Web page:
I'm trying to remember a novel I read in the late 1980s or early 1990s. Earth has been taken over by a robotic culture that has destroyed almost everything animal, vegetable, or human. A small number of humans survive like vermin in the corners, sneaking food, tools, and other supplies out of the factories. The different parts of the robotic culture are not completely unified into a single planetary mind. One faction has been experimenting with humans and has joined together some number (5? 8?) of humans at the temples. This "human starfish" can think as a single entity to some degree, and floats in a sort of amniotic tank in the robot's laboratory.

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    Not a dup. The target does not have an accepted answer. – amflare Nov 17 '17 at 21:59
  • Not a duplicate, since that question and mine are recalling entirely different details. – Scott Centoni Dec 4 '18 at 1:06

This sounds like Wolfbane, by Frederik Pohl and C M Kornbluth, first published in 1957 as a two-part serial in Galaxy.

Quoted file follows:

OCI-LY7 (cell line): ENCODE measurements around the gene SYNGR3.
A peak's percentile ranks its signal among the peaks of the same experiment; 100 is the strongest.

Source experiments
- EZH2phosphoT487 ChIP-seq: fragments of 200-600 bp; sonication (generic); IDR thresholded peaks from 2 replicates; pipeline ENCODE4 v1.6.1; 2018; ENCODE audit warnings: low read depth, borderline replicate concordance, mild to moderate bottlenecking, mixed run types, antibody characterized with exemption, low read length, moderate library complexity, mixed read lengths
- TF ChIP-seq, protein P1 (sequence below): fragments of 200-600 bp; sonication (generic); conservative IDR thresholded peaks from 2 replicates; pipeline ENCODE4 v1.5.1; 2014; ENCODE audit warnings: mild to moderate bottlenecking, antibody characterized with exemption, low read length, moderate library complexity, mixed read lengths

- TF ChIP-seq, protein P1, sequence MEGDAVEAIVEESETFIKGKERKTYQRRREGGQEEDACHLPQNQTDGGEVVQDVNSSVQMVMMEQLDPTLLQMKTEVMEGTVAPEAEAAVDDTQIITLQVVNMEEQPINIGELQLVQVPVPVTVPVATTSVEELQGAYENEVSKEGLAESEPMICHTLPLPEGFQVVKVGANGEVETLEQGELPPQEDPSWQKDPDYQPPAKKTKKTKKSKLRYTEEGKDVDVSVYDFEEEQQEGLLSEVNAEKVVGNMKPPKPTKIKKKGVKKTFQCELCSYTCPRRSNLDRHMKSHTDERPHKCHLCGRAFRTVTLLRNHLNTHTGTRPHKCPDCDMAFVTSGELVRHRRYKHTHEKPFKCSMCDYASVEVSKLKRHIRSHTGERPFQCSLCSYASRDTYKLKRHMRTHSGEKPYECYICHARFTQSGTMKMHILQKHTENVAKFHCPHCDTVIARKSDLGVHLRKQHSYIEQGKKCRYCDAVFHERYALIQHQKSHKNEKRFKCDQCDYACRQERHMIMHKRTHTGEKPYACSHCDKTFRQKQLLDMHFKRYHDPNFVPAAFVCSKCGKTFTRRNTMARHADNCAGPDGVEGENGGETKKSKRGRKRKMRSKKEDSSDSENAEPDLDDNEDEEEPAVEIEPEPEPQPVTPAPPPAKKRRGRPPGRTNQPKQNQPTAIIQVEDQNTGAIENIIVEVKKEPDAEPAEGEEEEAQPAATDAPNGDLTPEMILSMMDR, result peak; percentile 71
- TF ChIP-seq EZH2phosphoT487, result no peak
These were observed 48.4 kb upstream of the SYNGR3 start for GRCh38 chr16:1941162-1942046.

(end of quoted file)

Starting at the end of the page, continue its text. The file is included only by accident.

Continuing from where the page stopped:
The aliens were called Pyramids, because... well, that's what they looked like... IIRC, there was only one of them actually on Earth, on the summit of Mount Everest, which had been neatly trimmed to provide a horizontal base - this was illustrated on the magazine cover.

There wasn't just one starfish - there were hundreds or thousands of them, linked together to provide computing power. Humans were gathered for this purpose by force vortices that formed above anyone who happened to fall into a meditative trance. Eventually, the hero is gathered into one of the starfish, but manages to spread self-awareness and resistance throughout the network, resulting in the downfall of the Pyramids.

If this reminds you of The Matrix... me, too.

  • That may be it. I looked up more information at en.wikipedia.org/wiki/Wolfbane_%28novel%29 and the term Snowflake rang a bell. I'm not sure if I read the Galaxy version in an anthology or as Pohl's 1986 edit. Thanks, this has been bugging me for years! Now I need to pick up a copy and make sure. – Scott Centoni Jun 17 '14 at 17:53

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